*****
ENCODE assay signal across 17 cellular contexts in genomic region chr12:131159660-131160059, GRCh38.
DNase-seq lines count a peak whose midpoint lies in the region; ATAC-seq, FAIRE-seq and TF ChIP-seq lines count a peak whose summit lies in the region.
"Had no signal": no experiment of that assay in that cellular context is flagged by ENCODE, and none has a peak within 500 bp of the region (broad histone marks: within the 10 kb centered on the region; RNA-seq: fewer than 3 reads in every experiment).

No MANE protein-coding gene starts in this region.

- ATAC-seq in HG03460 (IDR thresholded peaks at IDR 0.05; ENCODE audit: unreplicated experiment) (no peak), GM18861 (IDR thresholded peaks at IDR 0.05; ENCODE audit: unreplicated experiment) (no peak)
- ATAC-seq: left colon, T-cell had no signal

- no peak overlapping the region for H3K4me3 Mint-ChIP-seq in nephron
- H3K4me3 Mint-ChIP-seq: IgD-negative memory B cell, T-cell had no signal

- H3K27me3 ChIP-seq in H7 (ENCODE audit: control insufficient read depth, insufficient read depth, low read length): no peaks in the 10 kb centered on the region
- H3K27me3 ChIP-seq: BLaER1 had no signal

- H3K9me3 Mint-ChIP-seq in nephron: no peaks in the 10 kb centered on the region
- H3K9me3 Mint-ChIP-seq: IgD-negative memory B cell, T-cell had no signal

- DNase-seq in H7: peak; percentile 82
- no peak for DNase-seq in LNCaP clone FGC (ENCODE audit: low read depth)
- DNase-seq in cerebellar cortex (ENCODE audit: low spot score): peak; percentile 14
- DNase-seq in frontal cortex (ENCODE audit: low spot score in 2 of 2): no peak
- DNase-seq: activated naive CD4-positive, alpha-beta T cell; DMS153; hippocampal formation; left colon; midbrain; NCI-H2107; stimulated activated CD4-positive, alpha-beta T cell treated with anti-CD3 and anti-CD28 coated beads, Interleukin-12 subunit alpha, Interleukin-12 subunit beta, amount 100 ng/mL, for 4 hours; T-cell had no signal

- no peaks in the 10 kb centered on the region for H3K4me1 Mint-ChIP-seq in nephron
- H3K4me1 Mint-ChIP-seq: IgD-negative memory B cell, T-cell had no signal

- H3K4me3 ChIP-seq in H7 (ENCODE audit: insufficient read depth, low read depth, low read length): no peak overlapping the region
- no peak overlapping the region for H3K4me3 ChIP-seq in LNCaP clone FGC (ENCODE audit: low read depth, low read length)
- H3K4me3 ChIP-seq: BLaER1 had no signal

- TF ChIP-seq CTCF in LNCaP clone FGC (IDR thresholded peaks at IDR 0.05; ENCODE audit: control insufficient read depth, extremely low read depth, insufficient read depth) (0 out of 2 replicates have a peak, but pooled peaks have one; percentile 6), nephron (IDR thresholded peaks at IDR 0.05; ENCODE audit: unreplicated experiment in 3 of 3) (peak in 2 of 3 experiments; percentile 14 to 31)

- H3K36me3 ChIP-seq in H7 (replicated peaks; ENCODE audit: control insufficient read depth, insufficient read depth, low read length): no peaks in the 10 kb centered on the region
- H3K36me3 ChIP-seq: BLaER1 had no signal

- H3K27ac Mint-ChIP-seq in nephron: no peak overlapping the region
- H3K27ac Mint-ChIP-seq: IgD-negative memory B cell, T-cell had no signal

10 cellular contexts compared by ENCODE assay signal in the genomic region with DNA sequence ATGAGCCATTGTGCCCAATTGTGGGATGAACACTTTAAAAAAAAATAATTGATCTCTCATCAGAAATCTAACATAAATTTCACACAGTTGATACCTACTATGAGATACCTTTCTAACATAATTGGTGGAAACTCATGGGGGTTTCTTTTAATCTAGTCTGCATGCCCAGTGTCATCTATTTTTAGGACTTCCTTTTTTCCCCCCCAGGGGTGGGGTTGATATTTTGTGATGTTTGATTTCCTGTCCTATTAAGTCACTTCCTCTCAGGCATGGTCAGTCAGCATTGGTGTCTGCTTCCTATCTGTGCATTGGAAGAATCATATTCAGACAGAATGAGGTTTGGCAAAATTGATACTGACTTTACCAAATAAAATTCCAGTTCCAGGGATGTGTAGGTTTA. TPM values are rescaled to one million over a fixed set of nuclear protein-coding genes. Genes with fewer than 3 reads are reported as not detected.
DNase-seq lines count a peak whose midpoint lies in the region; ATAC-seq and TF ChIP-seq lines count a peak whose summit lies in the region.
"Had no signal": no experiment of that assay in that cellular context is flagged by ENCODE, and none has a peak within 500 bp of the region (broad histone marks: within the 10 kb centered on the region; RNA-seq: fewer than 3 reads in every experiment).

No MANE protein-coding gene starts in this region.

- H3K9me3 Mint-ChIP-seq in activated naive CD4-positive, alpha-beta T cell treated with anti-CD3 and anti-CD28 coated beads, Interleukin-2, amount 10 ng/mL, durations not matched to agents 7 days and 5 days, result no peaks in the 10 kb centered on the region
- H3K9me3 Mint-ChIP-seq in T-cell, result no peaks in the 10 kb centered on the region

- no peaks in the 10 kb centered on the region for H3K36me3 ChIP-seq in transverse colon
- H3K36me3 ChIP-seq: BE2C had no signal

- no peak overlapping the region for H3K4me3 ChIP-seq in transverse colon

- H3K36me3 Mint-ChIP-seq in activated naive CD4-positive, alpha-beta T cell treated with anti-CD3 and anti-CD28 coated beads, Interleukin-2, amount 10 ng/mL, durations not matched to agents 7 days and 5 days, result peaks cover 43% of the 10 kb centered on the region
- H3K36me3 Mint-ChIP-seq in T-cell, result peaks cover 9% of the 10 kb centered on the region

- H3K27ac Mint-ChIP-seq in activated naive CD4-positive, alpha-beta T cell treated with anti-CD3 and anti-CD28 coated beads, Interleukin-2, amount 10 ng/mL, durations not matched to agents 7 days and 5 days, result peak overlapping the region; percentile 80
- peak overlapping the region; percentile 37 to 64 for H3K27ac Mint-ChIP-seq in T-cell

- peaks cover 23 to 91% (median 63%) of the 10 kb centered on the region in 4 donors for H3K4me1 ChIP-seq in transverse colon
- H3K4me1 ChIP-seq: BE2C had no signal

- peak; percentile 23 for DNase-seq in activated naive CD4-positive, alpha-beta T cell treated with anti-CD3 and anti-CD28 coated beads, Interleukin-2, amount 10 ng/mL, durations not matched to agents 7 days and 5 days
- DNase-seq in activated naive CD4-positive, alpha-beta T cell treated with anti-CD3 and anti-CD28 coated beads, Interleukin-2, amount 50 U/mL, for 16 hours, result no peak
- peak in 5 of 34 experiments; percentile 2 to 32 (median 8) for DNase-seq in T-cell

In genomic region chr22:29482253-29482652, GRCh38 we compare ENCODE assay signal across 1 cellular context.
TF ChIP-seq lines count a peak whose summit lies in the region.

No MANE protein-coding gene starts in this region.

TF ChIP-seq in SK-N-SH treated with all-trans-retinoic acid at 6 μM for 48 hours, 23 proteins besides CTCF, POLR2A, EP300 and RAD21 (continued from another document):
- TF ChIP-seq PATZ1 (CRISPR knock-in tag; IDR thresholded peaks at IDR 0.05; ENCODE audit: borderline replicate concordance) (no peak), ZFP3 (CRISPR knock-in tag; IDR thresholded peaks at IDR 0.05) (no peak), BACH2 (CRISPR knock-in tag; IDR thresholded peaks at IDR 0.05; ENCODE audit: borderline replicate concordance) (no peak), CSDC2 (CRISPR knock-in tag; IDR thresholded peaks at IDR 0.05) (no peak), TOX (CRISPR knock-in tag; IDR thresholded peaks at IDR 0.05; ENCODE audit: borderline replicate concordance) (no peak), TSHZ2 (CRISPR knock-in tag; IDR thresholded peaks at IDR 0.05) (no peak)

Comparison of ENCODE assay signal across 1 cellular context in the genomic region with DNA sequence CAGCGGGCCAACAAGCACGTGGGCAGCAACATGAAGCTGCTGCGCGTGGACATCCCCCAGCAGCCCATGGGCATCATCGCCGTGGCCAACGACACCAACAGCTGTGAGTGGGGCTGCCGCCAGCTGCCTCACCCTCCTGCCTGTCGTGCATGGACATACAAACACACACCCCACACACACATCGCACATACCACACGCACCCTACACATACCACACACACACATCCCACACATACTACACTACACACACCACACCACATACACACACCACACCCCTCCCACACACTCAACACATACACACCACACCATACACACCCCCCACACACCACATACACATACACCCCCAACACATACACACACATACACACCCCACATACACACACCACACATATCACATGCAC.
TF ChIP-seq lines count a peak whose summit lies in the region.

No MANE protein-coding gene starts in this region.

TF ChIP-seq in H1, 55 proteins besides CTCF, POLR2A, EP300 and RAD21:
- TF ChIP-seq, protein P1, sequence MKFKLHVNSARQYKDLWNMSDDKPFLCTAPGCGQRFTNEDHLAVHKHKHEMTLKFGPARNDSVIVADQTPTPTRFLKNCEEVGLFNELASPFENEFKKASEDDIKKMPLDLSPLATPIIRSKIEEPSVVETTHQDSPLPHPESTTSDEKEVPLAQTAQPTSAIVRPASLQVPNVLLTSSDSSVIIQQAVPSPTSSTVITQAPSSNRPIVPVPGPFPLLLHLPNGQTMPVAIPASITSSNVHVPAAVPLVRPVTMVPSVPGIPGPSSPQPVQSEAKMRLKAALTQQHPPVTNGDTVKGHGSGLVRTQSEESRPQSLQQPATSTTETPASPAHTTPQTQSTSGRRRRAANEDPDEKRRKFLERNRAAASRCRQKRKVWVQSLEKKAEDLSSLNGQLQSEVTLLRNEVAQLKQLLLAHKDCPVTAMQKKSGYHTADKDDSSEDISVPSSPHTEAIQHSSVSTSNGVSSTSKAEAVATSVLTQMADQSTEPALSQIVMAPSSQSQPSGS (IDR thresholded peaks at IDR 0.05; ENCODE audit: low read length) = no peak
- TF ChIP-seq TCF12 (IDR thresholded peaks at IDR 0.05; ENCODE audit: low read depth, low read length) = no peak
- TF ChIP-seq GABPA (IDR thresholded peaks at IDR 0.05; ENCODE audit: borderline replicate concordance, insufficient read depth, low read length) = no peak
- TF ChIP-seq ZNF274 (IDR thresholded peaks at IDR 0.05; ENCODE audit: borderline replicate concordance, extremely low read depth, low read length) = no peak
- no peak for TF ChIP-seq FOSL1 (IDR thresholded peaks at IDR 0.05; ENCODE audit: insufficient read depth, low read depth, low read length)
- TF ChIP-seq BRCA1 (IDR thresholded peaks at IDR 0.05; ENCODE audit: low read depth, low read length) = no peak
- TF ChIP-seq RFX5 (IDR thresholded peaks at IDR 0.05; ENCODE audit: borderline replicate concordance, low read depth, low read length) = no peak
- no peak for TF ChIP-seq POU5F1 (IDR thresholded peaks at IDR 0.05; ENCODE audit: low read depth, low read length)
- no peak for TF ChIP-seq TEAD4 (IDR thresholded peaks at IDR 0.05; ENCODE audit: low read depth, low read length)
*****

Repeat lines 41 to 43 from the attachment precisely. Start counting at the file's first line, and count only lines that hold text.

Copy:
- peaks cover 23 to 91% (median 63%) of the 10 kb centered on the region in 4 donors for H3K4me1 ChIP-seq in transverse colon
- H3K4me1 ChIP-seq: BE2C had no signal

- peak; percentile 23 for DNase-seq in activated naive CD4-positive, alpha-beta T cell treated with anti-CD3 and anti-CD28 coated beads, Interleukin-2, amount 10 ng/mL, durations not matched to agents 7 days and 5 days